The draft document delves into strategies to reduce the environmental impact of certain power generation methods that produce emissions. It suggests transitioning to cleaner fuels like renewable natural gas or hydrogen. Alternatively, power generators that emit emissions could adopt carbon capture and storage (CCS) technology, either through purpose-built systems or by retrofitting existing facilities.

Under these regulations, power generators using CCS technology are allowed to emit up to 40 tonnes of emissions per gigawatt-hour (t/GWh) on average each year. But only if they can also demonstrate the capability to meet the more stringent 30 t/GWh performance standard.

This rule is applicable until either the first seven years after the CCS system is installed or until December 31, 2039, whichever comes earlier.

Possible exemptions

The government is allowing other exceptions to following the performance standard depending on specific circumstances.

For example, electricity generators that run for 450 hours or less each year, or emit no more than 150 kilotonnes of CO2 annually can be exempt from complying with the regulations.

In cases of emergencies or high-demand periods, there’s a provision allowing the use of electricity that produces emissions if necessary to avoid power disruptions. Additionally, communities located in remote or northern regions, which lack connection to the main power grid and often rely on diesel power, will also be exempted from these regulations.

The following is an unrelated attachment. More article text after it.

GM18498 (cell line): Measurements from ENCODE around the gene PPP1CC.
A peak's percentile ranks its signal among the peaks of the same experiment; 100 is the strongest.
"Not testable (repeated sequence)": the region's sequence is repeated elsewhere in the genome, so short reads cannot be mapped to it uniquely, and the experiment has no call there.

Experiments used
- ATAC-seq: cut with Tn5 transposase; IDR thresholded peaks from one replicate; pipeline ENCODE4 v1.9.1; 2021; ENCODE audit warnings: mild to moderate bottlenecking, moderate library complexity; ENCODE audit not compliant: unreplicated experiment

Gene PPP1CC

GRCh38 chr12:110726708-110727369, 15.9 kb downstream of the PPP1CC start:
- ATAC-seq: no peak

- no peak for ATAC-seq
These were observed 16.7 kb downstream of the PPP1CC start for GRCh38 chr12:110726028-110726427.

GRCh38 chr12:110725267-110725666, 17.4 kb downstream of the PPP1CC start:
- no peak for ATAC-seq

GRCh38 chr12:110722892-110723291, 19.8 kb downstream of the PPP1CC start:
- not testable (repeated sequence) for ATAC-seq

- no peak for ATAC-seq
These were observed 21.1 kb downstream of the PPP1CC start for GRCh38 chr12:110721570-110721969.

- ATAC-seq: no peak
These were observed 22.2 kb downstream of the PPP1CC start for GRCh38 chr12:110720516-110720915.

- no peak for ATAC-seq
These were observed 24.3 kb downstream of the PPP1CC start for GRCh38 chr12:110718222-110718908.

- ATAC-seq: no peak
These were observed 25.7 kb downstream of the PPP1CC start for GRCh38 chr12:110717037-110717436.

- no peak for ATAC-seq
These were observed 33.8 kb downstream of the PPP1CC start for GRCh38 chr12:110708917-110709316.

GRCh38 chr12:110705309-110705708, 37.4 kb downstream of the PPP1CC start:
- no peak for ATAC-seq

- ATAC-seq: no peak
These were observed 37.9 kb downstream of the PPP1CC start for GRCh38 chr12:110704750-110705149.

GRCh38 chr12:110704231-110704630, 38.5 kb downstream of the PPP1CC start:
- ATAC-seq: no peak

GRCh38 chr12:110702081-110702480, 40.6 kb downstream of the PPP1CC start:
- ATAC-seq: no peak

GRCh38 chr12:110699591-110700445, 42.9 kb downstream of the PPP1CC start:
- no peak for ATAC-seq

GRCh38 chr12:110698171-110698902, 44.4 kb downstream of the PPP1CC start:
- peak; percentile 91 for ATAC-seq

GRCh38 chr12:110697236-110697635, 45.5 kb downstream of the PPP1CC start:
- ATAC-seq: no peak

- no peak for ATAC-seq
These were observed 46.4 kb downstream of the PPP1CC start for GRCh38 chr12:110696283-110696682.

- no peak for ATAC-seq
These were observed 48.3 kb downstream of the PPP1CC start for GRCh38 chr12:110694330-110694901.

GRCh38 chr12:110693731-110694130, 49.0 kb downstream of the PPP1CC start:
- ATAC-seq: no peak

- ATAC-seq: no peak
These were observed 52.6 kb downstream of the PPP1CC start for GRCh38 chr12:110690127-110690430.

According to Environment Canada, the performance standards set out in the clean energy regulations are expected to cut over 340 megatonnes of greenhouse gas pollution between 2024 and 2050.

To achieve Canada’s net-zero goals, an investment of an estimated $400 billion through 2050 will be needed nationally to undertake routine replacements of aging facilities and to expand electricity capacity to meet the expected increase in demand. 

To support provinces and territories, the federal government introduced a number of investment tax credits in Budget 2023 aimed at accelerating the build-out of clean electricity generation and infrastructure. These investments include funding for carbon capture storage and utilization, clean technology and clean hydrogen.

By leveraging this $40 billion in federal funding initiatives, provinces and territories could have up to half of their costs covered during this transition, said Guilbeault. This would mean even less cost is passed onto consumers.

Members of the public will have a 75-day period, starting from August 19, 2023, until November 2, 2023, to provide feedback on the draft regulations. The final version of the regulations is anticipated to be released in 2024, says the government, and enforced in January 2035.

Industry reaction and support

The release of the Clean Energy Regulations draft was met with support from industry and climate stakeholders, although it encountered some opposition in a couple of provinces.

Clean Energy Canada (CEC), an energy think tank at Simon Fraser University in Vancouver, underscored the pivotal role of clean energy in the country, stating, “Clean electricity is the foundation upon which the entire energy transition is built. No government can credibly say it’s working toward a net-zero economy by 2050 while blindly opposing a 2035 target for a clean grid. Put simply, one foot needs to go before the other.”